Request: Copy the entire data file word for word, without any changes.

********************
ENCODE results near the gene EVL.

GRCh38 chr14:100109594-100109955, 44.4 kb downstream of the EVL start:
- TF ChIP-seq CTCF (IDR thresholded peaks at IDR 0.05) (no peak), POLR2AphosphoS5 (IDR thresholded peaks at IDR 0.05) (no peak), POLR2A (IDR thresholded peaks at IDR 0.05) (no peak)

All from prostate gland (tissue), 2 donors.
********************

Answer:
ENCODE results near the gene EVL.

GRCh38 chr14:100109594-100109955, 44.4 kb downstream of the EVL start:
- TF ChIP-seq CTCF (IDR thresholded peaks at IDR 0.05) (no peak), POLR2AphosphoS5 (IDR thresholded peaks at IDR 0.05) (no peak), POLR2A (IDR thresholded peaks at IDR 0.05) (no peak)

All from prostate gland (tissue), 2 donors.